hydrangea blossoming

hydrangea blossoming
Hydrangea on the Edge of Blooming

Thursday, December 17, 2015

Point Roberts Ups and Downs

The Up, Way Up!  Last night was the local elementary school (K-3, 15 kids) performance of their annual Christmas play.  It is always a home grown performance (one of the teachers, Deb Wilkowski, wrote this year's play, which lasted about 45 minutes).  The 15 kids, in their dress up clothes, with added costume touches (especially elegant headgear) showed us how Point Roberts got to be here, from about 1701 (even before cell phones, the kids noted) to 1870 or so.  There was a prodigious amount of memorization required to carry off this feat, and the kids were more than up to it, even handling microphones with considerable skill.  There was scarcely a moment when anybody needed a cue.  The older girls, i.e., 8-year-olds (for awhile, there was a dire shortage of boys in the school, and as a result we now have a lot of older girls) did much of the heavy lifting, and they were without flaw.  There was a newly configured sound system that made it almost easy to hear what they were saying, although the inherent accoustic defects of the space are still major.

Turns out, getting to be Point Roberts, once beyond Captain Vancouver's naming it for his dead buddy, Lieutenant Henry Roberts, was the usual historical mishmash (at one moment, one of the actors says of one such event, "Does anybody care?") of how things happen: do we have any decent maps that tell us exactly where the 49th parallel intersects the land at issue?  What about the Gulf Islands and the woeful dead pig that provided an opportunity for a shot heard around the neighborhood, at least?  And, ultimately, you have to love the most the fact that some nameless bureaucrat in the Buchanan Administration thought that the U.S. should grab the peninsula apparently named Point Roberts City or something because it might have some kind of military use at some time.  One can only imagine launching a war from Point Roberts.  (And unfortunately, nowadays, one certainly can.)  But one can also imagine provisioning a Yukon/B.C. gold rush from the Point, as they did.

All round a spectacular evening provided by spectacular kids and spectacular teachers of various sorts.  We're lucky to have them.

On the down side, the December All Point Bulletin included a news item about the Fire District's need to add to its reserve fund of more than $700,000 in case the District is, due to some catastrophe, unable to access its regular yearly income (which comes from the County).  I wonder exactly what Chief Carleton is thinking of?  That there will be a nuclear bomb set off in County Treasurer Steve Oliver's office?  If so, we doubt that Oliver keeps the money there.  Or that the entire banking system, including electronic/digital transfers of funds, will cease to exist?  I trust everyone in Point Roberts will take this to heart and immediately ensure that they have the equivalent of their yearly income in cash somewhere (perhaps under the bed?)  should their present source of income cease to exist as a result of some catastrophe.   We note in passing that the Fire District already has over $700,000 in reserve funds as compared, say, to the Park and Rec District's maybe $50,000.  So, the Fire District voted to take $20,000 more from Property Taxes to increase its reserve fund.  The Park District got a 1% increase in its budget, which probably amounts to about $600.00.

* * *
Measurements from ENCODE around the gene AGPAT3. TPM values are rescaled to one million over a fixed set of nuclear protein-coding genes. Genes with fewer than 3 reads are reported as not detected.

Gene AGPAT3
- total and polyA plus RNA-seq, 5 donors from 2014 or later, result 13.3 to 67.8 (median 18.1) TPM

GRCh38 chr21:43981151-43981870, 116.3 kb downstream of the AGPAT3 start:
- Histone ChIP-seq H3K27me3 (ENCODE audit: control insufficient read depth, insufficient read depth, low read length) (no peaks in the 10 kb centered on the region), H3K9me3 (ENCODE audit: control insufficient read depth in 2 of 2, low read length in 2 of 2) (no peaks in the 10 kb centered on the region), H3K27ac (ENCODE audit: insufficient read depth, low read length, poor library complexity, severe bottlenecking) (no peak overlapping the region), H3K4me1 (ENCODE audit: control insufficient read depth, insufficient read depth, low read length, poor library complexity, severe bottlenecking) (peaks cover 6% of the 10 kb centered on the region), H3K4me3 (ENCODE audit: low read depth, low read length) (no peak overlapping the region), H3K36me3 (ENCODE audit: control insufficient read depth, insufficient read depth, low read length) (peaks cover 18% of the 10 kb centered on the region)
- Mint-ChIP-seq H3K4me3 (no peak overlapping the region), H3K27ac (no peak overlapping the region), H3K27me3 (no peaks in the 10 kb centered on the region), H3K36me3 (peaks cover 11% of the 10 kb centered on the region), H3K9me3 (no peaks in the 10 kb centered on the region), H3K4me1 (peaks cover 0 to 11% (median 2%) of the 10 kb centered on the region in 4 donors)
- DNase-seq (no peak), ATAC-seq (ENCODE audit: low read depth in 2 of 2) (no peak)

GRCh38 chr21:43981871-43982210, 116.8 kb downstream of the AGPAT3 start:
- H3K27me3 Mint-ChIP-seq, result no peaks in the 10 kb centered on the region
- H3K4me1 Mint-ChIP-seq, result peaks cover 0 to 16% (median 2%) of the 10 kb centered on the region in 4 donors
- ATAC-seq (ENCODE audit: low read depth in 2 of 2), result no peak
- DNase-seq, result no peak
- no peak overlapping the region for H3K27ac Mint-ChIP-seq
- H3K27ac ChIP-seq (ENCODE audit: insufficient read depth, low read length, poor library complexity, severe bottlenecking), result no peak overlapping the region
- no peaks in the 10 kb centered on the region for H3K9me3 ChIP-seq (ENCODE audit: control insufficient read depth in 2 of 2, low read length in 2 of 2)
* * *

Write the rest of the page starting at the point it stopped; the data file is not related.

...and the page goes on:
Do you keep in mind how much of your property tax payment goes to local government?  For the median household, the median householder (on a property whose assessed value is $115,156) yearly pays $103 to the Fire District, $47 to the Hospital District (the Clinic), and $16 to the Park and Rec District.  There is some kind of disconnect between those numbers and what we need for a vibrant community.  (The APB story on the Fire District budget is on page 8 of the December issue; I'd give you a link if I could figure out how to do it. Maybe the APB could help; or maybe you still have a copy of the December issue at home, folks. )

And a Happy first Snowstorm of December.  Big flakes falling as I write this.